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SPECIAL FEATURE > A Guide to Photographers’ Rights
Jay Stanley, Senior Policy Analyst, Speech, Privacy and Technology Project
Taking photographs and video of things that are plainly visible in public spaces is a constitutional right — and that includes the outside of federal buildings, as well as transportation facilities, and police and other government officials carrying out their duties.
However, there is a widespread, continuing pattern of law enforcement officers ordering people to stop taking photographs or video in public places, and harassing, detaining and arresting those who fail to comply. The ACLU, photographer’s groups, and others have been complaining about such incidents for years — and consistently winning in court. Yet, a continuing stream of incidents of illegal harassment of photographers and videographers makes it clear that the problem is not going away. In the spring of 2011 alone, the list of incidents included these cases:
- A woman in Rochester New York was unlawfully arrested in May 2011 for videotaping a traffic stop in front of her house — while standing in her own front yard.
- A man was unlawfully detained in March 2011 for taking photographs of Baltimore’s light rail train system — despite the fact that the Maryland Transit Administration had previously pledged to cease harassment of photographers, in response to complaintsby the ACLU of Maryland starting in 2006.
- That same month a photographer taking video of police using a taser on a participant in a New Orleans parade had his phone violently knocked out of his hands by a police officer. In response to this and other repeated incidents, the ACLU of Louisiana has filed an open records requestfor documents pertaining to the First Amendment training of New Orleans police officers.
- In February 2011, uniformed Secret Service officerson patrol in front of the White House detained a man for taking photographs of them in a public plaza swarming with tourists, journalists and cameras of all kinds. They demanded his identification, and told him, “Since you took a picture of us we’re going to take a picture of you for our records,” taking down his identification and photographing him. It is unclear what was done with that information.
- Two journalists were arrested at a June 2011 public meeting of the Washington, DC Taxi Commission. According to reports and a partial videoof the incident, one man was arrested for taking a still photograph of the meeting, while another was arrested for filming the arrest of the first journalist.
- A high school honors student in Newark, New Jersey was arrested in March 2011 for taking cell phone video of officers responding to an incident on a New Jersey Transit bus. We would link to the student’s video but cannot do so because officers also carried out an illegal search and seizure of her phone and erased the video she took. The ACLU of New Jersey filed suit in the case.
Examples of these kinds of abuses, which continue to be reported weekly, are chronicled on web pages such as Photography is Not a Crime. And for more information on the ways in which law enforcement is spying on Americans today, visit our report on “Spying on First Amendment Activity.”
A Crucial Check on Power
The right of citizens to record the police is a critical check and balance. It creates an independent record of what took place in a particular incident, free from accusations of bias, lying or faulty memory. It is no accident that some of the most high-profile cases of police misconduct have involved video and audio records.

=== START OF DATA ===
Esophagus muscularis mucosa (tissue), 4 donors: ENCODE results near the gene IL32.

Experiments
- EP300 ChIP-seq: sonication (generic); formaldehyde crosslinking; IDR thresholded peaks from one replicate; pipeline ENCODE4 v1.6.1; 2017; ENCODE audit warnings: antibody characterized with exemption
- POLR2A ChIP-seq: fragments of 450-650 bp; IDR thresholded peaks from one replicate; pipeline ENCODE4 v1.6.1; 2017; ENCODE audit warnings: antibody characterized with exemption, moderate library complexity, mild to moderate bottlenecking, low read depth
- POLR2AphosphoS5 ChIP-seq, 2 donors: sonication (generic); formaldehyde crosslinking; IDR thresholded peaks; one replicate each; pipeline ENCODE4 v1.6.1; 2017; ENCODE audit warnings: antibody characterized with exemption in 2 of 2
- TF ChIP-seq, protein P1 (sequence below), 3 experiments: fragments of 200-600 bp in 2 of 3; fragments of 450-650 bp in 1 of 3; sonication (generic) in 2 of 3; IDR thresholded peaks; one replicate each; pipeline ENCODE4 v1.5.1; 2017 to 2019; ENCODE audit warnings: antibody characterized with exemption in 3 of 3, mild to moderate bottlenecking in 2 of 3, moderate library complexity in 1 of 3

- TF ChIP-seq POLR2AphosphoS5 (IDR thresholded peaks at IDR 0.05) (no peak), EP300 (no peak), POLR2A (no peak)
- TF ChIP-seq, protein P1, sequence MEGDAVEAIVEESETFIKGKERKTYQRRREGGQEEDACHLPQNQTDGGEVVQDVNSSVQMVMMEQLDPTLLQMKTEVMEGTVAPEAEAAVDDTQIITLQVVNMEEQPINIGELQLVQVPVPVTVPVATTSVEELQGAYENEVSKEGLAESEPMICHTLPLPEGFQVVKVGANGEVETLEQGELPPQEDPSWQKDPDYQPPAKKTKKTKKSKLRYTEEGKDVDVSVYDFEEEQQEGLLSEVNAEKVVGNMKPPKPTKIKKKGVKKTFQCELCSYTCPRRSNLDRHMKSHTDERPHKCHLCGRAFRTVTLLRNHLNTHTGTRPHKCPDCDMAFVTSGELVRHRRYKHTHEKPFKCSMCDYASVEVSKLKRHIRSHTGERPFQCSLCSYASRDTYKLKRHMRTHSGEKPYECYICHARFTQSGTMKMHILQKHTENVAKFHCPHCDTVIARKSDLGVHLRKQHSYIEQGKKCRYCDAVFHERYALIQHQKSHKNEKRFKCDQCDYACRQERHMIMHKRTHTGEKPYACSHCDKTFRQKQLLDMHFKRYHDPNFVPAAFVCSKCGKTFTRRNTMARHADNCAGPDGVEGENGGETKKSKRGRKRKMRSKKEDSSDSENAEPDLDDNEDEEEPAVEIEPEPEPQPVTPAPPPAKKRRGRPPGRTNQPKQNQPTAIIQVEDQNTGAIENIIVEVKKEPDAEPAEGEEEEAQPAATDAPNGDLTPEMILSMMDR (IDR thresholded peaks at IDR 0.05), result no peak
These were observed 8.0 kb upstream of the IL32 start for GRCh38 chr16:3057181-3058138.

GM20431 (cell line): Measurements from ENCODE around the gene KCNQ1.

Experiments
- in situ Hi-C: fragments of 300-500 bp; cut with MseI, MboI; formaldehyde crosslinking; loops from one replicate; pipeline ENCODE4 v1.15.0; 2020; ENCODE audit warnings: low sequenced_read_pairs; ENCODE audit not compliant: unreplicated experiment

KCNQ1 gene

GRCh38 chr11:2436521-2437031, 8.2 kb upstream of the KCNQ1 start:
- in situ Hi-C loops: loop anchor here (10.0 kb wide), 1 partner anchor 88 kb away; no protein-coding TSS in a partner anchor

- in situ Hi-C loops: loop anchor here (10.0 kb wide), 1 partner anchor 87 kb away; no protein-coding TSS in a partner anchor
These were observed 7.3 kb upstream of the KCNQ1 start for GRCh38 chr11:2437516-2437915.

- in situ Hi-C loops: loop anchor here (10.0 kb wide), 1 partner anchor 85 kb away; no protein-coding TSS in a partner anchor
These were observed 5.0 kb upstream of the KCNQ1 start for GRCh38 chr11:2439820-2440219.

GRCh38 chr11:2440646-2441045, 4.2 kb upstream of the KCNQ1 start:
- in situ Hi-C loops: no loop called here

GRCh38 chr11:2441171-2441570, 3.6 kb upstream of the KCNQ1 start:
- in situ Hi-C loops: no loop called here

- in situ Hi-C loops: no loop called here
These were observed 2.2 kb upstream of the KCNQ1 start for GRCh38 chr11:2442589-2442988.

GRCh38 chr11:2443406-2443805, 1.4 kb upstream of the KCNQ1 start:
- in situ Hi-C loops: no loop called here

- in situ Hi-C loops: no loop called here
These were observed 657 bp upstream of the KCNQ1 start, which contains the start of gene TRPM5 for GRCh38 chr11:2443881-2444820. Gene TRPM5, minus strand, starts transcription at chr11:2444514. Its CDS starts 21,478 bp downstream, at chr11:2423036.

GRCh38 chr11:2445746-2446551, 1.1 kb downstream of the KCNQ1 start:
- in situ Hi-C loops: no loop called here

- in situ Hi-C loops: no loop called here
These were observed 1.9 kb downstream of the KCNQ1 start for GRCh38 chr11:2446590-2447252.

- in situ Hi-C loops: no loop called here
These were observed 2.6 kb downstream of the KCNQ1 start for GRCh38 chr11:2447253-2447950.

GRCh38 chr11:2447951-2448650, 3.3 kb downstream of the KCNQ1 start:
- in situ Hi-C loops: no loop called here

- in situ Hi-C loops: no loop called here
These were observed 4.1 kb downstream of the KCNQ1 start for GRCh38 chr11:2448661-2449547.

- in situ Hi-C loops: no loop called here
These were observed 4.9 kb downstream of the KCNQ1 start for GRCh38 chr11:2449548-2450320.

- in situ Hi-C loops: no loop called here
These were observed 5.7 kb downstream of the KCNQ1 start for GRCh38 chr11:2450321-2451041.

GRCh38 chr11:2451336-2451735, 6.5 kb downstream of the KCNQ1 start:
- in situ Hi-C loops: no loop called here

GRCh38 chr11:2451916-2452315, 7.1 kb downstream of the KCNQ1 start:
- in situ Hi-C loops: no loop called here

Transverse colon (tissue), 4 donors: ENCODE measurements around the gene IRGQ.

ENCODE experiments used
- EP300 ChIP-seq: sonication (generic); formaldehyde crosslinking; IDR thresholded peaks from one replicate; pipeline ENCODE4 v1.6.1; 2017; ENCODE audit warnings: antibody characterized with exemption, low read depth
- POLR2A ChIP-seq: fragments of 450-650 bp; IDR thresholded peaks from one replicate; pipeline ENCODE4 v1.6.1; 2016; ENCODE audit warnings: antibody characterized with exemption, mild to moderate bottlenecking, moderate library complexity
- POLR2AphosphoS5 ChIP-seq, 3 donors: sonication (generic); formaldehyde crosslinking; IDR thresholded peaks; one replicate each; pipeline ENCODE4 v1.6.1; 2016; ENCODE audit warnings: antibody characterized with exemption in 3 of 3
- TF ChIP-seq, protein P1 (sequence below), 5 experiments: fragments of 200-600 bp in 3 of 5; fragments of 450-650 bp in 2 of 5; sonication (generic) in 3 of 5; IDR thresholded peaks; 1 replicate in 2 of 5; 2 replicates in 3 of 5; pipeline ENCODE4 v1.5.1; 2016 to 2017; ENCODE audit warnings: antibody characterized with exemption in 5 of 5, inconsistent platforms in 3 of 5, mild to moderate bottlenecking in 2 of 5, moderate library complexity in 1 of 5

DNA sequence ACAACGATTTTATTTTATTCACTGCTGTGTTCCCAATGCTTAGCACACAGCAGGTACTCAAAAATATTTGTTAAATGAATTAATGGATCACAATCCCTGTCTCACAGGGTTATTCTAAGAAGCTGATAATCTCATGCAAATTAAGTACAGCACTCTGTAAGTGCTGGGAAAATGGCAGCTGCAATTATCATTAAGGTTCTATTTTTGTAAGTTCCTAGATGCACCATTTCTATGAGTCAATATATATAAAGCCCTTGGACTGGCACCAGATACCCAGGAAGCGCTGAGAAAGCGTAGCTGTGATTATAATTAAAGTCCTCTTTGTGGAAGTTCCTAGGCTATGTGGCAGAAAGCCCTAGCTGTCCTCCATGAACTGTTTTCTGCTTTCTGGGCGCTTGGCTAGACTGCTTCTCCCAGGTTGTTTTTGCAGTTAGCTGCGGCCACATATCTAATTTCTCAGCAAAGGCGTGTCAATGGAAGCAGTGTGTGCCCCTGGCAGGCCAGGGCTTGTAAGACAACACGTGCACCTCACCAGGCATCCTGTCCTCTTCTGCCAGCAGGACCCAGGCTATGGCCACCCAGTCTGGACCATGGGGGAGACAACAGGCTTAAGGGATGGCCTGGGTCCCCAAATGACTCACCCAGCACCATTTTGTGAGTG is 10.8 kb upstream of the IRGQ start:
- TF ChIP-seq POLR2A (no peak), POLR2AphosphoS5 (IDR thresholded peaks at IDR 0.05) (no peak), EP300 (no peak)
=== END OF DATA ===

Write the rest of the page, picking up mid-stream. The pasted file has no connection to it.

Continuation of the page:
Of course, photography is not necessarily “objective” and it is always possible in a particular case that there can be circumstances at work outside a photographic record. Overall, however, the incidents above make it abundantly clear that respect for the right to photograph and record is not well-established within the law enforcement profession.
Many of those involved in these incidents appear to be activists who know their rights and are willing to stand up for them. But not everyone is able to stand up to police officers when harassed; we don’t know how many other Americans comply with baseless orders to stop photographing or recording because they are uncertain of their rights or too afraid to stand up for them.
Photography as a Precursor to Terrorism
A big part of the problem here is “suspicious activity reporting” — the construction of a national system for the collection and distribution of information. Under this system (as we discuss on this page and in this report), law enforcement leaders at the federal, state and local level push officers on the ground to investigate and report a broad spectrum of legitimate, everyday activity as potentially “suspicious” — including photography. In fact, many such programs actually suggest that photography is a “precursor behavior” to terrorism, and direct the police to react accordingly. This notion has been dismissed as “nonsense” by security experts — but appears to be disturbingly robust.
A serious question for photographers and videographers who are harassed is whether they are being entered in government suspicious activity databases or watch lists, and whether and how such a listing might come back to haunt them. An investigation of Suspicious Activity Reports by NPR and the Center for Investigative Reporting, for example, found numerous individuals were reported to the FBI for taking photographs or video in the Mall of America.
A Problem From the Top
Another disturbing trend is police officers and prosecutors using wiretapping statutes in certain states (such as Florida, Illinois, Maryland, Massachusetts, New Jersey and Pennsylvania) to arrest and prosecute those who attempt to record police activities using videocameras that include audio. (Unlike photography and silent video, there is no general right to record audio; many state wiretap laws prohibit recording conversations if the parties have a reasonable expectation of privacy — which is never true for a police officer carrying out his or her duties in public.)